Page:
Writing Fiction hit the market just as colleges and universities were beginning to set up creative writing programs. Burroway and her book were instrumental in the dramatic growth of a nationwide organization, the Associated Writers and Writing Programs, which now supports more than 500 such programs and almost 50,000 writers across the country. Several years ago, the writer Mark Winegardner calculated that Writing Fiction had been used by enough students to fill FSU’s Doak Campbell Stadium (capacity 82,300) three times.
“Until I came to Tallahassee,” Burroway says, “teaching presented itself to me as a job, not a métier.” At FSU, she not only helped found the Creative Writing Program, she also was at the center of Tallahassee’s vibrant writing community. She organized writers’ groups, read countless student man-uscripts, taught workshops, and gave public readings of her work.
And she hosted popular parties with her husband Peter Ruppert, a scholar of film and utopian studies. Both were known as avid players of games (Burroway the one to beat at Scrabble, Ruppert the ace at Trivial Pursuit). Their holiday parties were legend—with everyone bringing a red Christ-mas present for the Red Party, epic Pictionary games, favors for the kids, and bets on basketball games. For years Burroway and Ruppert were part of a dinner club with rotating themes: Italian, West Indian, French, Brazilian, and once, “white trash”—tuna casserole with potato chips on top, a Jello salad made with 7-Up, and, after dinner, a banjo-led sing-along on the back deck.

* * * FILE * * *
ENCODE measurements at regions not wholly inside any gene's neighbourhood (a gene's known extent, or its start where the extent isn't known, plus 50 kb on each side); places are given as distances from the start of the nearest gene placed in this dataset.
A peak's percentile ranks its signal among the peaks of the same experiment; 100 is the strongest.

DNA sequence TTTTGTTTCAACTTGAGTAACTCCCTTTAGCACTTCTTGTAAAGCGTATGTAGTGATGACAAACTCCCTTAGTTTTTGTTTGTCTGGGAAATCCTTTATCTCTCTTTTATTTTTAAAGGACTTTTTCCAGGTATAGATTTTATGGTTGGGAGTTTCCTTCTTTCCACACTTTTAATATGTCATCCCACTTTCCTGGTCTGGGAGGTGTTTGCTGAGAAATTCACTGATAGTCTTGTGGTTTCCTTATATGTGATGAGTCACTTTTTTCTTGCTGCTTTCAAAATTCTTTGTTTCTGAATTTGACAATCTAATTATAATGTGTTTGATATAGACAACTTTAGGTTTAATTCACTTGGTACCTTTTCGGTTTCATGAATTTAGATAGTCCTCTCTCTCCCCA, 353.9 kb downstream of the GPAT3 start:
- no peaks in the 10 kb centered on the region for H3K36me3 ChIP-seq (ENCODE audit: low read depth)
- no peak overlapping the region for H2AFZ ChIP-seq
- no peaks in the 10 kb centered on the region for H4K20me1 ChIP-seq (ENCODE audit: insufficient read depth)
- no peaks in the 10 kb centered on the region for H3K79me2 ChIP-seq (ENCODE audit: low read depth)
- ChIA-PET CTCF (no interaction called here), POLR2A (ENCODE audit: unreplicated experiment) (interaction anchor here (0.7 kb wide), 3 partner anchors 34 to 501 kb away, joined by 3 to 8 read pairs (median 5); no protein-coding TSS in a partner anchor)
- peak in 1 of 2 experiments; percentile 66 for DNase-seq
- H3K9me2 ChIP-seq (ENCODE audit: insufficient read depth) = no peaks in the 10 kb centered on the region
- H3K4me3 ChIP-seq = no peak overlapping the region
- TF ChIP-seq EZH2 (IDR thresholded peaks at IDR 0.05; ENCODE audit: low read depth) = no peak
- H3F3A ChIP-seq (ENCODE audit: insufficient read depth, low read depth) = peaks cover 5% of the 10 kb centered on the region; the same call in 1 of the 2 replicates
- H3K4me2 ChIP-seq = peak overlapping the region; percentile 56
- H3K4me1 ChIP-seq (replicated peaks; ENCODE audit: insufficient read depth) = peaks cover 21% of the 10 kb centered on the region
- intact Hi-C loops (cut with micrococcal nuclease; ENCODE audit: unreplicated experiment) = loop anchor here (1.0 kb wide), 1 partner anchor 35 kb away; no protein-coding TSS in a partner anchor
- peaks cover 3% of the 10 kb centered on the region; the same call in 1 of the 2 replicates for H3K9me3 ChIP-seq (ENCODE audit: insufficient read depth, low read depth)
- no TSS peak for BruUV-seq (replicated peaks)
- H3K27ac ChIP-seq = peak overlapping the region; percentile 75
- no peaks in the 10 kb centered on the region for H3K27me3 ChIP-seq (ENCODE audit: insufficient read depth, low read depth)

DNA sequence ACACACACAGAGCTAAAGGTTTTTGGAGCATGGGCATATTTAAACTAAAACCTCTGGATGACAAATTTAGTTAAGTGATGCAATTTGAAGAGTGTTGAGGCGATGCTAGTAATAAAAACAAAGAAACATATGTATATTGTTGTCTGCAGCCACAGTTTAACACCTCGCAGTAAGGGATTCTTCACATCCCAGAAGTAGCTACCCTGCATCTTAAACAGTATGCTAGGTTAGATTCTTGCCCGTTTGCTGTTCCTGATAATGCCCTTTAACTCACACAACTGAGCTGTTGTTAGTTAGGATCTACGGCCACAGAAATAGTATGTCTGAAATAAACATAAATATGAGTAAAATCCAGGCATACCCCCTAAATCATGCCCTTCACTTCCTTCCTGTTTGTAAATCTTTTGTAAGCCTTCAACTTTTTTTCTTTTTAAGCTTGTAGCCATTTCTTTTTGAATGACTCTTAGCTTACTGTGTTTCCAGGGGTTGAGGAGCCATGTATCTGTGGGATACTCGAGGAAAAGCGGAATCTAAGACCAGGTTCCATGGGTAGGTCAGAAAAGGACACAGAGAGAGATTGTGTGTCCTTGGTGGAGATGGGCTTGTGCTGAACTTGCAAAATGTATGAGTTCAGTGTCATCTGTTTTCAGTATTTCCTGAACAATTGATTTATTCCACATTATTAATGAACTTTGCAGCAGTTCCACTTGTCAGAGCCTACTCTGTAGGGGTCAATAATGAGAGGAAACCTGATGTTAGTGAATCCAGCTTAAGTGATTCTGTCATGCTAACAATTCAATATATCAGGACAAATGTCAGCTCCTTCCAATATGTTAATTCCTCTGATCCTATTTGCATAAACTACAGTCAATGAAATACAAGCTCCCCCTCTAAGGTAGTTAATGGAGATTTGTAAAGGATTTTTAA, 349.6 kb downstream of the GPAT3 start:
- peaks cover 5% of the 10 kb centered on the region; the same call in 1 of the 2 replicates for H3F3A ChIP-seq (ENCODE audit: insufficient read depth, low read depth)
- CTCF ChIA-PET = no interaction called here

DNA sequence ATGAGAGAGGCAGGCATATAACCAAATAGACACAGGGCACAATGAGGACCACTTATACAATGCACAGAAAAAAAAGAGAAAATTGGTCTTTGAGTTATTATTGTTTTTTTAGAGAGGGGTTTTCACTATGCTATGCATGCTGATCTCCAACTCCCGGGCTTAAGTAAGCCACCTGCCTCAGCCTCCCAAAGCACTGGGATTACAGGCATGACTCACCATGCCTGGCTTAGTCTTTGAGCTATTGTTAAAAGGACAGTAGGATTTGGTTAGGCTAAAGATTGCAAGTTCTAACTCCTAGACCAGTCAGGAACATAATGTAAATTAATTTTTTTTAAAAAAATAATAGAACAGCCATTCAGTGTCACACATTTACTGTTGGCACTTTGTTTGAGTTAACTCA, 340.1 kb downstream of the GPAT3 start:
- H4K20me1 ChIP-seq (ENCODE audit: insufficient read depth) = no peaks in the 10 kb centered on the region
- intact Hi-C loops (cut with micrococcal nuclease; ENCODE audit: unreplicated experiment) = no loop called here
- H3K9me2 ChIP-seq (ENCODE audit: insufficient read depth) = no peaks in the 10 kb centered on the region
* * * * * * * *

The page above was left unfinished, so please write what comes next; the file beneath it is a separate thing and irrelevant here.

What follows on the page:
A look at Burroway’s life shows where her commitment to writing, community, teaching, and theater began. Her father was an inventor and a homebuilder, and her mother was an elocution teacher and devout Methodist who coached Janet to deliver the pieces at the Friday church socials. Janet writes wonderfully and candidly about her parents in Embalming Mom, her collection of essays, in which she reveals how those Friday-night performances introduced her to both stage fright and applause. The applause won out, leading to a lifelong love of theater.